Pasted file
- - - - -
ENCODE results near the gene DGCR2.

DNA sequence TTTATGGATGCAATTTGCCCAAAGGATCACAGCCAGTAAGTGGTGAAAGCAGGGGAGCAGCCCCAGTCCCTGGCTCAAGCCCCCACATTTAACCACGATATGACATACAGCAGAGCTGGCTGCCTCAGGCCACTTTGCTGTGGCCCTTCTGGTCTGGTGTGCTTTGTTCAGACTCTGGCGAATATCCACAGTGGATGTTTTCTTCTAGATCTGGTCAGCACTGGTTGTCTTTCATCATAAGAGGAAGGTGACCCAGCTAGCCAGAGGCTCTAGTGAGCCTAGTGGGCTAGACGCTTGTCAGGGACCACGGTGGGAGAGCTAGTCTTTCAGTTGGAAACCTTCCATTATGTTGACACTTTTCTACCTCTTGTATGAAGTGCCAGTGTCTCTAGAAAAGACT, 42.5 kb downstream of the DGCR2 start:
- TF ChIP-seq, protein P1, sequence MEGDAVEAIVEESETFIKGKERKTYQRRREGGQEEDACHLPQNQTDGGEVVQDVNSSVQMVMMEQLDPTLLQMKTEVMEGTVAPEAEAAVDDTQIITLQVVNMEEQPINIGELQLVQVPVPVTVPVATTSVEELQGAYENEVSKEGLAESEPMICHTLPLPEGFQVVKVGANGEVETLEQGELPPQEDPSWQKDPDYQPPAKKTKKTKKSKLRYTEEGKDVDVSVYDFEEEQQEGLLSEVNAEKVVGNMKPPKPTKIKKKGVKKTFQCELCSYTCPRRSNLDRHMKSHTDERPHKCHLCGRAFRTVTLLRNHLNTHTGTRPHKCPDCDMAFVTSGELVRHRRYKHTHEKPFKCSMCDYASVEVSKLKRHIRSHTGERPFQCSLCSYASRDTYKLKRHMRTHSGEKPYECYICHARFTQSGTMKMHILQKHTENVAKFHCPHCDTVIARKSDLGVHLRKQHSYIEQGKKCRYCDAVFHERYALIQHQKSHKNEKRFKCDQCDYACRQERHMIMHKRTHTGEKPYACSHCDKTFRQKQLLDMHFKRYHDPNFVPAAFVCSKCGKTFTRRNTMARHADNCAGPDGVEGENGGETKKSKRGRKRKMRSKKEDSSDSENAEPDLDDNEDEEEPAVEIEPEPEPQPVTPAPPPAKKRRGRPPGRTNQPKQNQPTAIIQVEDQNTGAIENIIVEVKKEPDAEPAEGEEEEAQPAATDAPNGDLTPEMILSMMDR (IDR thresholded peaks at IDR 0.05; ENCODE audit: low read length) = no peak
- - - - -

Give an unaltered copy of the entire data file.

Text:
ENCODE results near the gene DGCR2.

DNA sequence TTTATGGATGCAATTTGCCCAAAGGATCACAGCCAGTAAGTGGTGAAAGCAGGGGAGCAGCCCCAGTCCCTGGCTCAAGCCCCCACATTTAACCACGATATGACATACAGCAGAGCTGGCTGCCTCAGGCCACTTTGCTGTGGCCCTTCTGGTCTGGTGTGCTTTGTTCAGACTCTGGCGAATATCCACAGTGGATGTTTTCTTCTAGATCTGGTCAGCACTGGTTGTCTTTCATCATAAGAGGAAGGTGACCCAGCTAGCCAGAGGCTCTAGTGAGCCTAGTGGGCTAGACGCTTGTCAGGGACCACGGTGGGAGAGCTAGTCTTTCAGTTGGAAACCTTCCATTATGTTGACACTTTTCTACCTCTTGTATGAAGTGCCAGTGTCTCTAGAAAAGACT, 42.5 kb downstream of the DGCR2 start:
- TF ChIP-seq, protein P1, sequence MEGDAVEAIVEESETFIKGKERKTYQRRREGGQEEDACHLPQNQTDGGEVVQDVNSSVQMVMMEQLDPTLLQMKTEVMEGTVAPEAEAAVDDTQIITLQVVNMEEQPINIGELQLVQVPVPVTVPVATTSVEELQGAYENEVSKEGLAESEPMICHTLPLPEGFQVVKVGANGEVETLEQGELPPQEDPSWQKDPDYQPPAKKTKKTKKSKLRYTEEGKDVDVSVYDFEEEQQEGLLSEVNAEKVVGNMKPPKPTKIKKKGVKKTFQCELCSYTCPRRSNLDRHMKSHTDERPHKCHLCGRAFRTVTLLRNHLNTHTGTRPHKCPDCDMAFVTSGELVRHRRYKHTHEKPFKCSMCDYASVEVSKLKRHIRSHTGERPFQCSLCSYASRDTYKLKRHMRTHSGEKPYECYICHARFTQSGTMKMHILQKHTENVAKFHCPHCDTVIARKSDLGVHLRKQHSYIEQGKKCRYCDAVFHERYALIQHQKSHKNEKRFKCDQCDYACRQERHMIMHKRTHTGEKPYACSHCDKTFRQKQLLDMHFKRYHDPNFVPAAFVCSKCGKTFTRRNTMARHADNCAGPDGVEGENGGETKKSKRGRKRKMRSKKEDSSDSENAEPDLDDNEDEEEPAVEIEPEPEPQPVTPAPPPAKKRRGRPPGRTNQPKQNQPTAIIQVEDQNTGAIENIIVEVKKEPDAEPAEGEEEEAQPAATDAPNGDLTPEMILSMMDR (IDR thresholded peaks at IDR 0.05; ENCODE audit: low read length) = no peak